Berry Picking With Esther Green

Sep 21, 2018

The four seasons mean different activities in the Yukon-Kuskokwim Delta. In winter, spring, summer and fall, subsistence users collect a variety of foods. Right now, hunters and berry pickers are hard at work. 

The tundra has all the colors of the rainbow, and I’d like to include apple green, beige, black, gray, white, brown, tan, and pink. It has hundreds of plants, including one particular plant that I personally nicknamed the “tundra stars." It’s pretty and it stands out, and I can’t help but enjoy the way it grows. 

In July, the salmonberries are ready for harvesting. In August, blueberries. And in September, blackberries and cranberries. If you’re lucky you might meet Esther Green out picking.

Esther Green is short, has short white curly hair, wears glasses, and has a great sense of humor. Her Yup’ik name is Nuqarrluk or Nuqaqaq for short. She was born and raised in Nunapitchuk or Nunapitcuaq. She moved to Bethel between the 1950s and 1960s during an outbreak of tuberculosis. The move was part of the government’s attempt to control the epidemic.

Esther Green: “Nunapicuarmiungunga yuurtellrunga Nunapicuarmi, anglillruunga Nunapicuarmi.” [I’m from Nunapitchuk, I was born in Nunapitchuk and I grew up in Nunapitchuk.]

Petra Harpak: “When did you move to Bethel?”

E: “Epidemic TB when it broke out. The doctors told us to move down here so my mom’s husband won’t work hard like getting wood, packing water. The [government] were trying to control [the epidemic]; the government.”

She’s quite young, in her mind that is. She was supposed to pick berries, but the weather stopped her from gathering for the winter. 

P: “And why aren’t you going picking berries today?” 

E: “It’s raining out there. I got scared a couple years ago. I think I had pneumonia and I didn’t like it.”

P: “Where were you going to pick today if you were going to pick berries?”

E: “By the big white ball back there before you get to BIA side. Old BIA side, there’s a big white ball. That doesn’t mean they pick all the berries, there’s some things that they leave or didn’t see.”

P: “And how old are you?”

E: “Eighty.”

P: “And you're still picking berries?”

E: “Yes.”

P: “Wow, you’re so young.”

E: “Oh really? Oh thank you. My mind never feel old, my mind stay young and I think it goes with every other elder.”

Esther makes akutaq, or Eskimo ice cream. Berries can bring the family together on birthdays, holidays, potlucks, and reunions. Berries are one of our sources of life; they're sweet, tart and yummy. Berries are eaten year-round and can be made into jams or pies.

Esther never holds back elder wisdom; instead she shares it with everyone. Elder wisdom is a treasure of life and one day we’ll carry on the knowledge. She won’t hide any secrets; she ponders and says this:

E: “Mmmm. I’m wide open. If I have any secrets, I won’t hide ‘em because they’re the truth, you know?” 

Esther predicts that the berries for the 2019 season won’t be as plentiful as they were this summer.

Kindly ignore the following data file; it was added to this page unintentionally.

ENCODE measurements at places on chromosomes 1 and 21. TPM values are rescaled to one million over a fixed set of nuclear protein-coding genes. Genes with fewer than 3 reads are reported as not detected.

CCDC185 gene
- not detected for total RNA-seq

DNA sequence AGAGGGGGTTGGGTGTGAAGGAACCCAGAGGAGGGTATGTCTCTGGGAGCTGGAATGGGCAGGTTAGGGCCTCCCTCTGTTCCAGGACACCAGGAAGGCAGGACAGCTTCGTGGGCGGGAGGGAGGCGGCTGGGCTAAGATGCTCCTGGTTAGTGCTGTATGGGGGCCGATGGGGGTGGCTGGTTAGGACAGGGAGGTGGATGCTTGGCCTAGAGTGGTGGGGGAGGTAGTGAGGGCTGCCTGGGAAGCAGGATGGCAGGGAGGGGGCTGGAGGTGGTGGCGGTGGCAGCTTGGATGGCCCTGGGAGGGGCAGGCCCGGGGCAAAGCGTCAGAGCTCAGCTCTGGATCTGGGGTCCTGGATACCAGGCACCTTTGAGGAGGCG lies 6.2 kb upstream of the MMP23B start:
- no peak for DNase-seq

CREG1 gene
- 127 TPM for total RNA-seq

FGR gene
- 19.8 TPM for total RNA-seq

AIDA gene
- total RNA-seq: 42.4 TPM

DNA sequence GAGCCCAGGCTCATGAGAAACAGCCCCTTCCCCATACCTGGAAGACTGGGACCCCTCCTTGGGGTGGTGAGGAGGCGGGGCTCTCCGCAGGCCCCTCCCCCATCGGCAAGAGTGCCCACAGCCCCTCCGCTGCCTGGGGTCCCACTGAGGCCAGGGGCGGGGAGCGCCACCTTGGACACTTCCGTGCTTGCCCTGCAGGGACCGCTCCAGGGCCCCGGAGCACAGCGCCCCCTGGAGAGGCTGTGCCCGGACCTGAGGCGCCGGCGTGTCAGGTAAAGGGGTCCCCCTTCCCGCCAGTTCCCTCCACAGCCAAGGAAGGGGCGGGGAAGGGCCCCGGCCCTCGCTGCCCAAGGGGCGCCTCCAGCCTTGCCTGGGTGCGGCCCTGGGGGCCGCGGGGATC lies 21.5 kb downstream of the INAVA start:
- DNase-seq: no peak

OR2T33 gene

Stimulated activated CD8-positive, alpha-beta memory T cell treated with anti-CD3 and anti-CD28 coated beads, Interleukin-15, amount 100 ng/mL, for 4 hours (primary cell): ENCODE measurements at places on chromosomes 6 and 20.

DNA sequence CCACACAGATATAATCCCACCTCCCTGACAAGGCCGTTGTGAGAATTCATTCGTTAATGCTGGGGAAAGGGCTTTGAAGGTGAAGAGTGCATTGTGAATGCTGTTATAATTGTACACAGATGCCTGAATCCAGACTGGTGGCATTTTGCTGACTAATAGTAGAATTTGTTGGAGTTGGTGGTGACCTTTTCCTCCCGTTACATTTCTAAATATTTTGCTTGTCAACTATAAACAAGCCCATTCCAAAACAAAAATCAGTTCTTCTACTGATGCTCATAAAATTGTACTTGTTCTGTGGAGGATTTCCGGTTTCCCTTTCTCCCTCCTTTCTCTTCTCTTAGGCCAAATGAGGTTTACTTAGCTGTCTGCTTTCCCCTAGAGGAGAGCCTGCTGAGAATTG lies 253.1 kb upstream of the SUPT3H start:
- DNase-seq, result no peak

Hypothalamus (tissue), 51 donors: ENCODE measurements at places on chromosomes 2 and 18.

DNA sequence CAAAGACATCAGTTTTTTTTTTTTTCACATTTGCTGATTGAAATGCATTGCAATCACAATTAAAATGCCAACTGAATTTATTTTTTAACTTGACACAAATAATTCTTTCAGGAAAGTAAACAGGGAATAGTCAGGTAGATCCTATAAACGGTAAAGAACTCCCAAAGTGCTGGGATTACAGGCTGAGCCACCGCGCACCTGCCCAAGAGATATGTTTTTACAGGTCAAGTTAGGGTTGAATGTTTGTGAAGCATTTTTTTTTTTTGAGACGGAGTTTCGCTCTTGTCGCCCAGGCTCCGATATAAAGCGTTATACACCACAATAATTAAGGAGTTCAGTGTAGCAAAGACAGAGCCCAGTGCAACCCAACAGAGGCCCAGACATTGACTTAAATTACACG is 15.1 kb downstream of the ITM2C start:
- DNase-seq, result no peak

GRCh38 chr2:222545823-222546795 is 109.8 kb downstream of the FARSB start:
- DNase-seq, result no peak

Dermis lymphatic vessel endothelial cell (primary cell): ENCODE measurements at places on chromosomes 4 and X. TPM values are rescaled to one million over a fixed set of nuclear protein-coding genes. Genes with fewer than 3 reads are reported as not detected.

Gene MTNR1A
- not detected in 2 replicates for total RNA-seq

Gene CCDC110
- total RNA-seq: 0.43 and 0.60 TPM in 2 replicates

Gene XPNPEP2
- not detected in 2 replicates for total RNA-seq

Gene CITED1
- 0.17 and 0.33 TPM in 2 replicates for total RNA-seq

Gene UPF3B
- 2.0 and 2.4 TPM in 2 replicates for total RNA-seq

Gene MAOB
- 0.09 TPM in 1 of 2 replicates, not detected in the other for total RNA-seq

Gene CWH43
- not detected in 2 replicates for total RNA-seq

P: “Because the berries are so plentiful this year, summer to fall 2018, does that mean I need to conserve my berries for next year?”

E: “It’s up to you. You know, nobody can’t tell you what to do.” 

P: “But just for prediction for 2019.”

E: “If you’re afraid of, or if you feel you need to do that, go ahead and do it. I do that lots of times when the berries had been plenty. That kind of tells me what it’s going to look like next year. Right now, everything is plenty. See, universe is the boss of it’s own. What my thinking next year? I wonder if there will be plenty like this next year ‘cause it’s unpredictable. We native or anybody love to pick berries, and the weather condition is the one we have to use for guide; weather condition. And it’s been cold. Many, many years ago when I was young growing up, our summers used to be nice and hot. How many years now, 10 years now, inside of that, it’s so different, it’s getting cold.”

Berry picking isn’t the only activity that she enjoys. She manaqs, or jigs for fish on the Kuskokwim River. She recalls our beloved elder Peter Jacobs’ knowledge of understanding of how fish can take a different route due to changes in the river conditions. But first she explains why the river conditions weren’t quite right this summer.

E: “Well, it’s really funny this year because it really didn’t go down. And every year there’s big sand bars and that little Brown Slough, the water goes all the way down to little stream, but this year it didn’t. The water just stays high. And we go for white fishing there’s hardly any along with lush fish. What happened? I remember [what] Peter Jacobs used to say ‘Where the fish swim, it’s their trail, but when they change their trail in the river where there used to be plenty, they’re gone, 'cause they change to a different trail in the water.’” 

P: “So you think the fish have diverted to a different trail?”

E: “I have no idea, but that one information I heard from Apa [grandpa] Peter Jacobs. I don’t know if it happened, right now, I don’t know.” 

Close your eyes for a moment and take a break. If you knew you would live to be 80 years old, how would you live your life? If you knew you would live to be 80 and older would you treasure that life? Would you still understand the land and your place in it?

Alaska means "great land." This vast frozen land means a lot to me, and I’m sure it will mean more each year.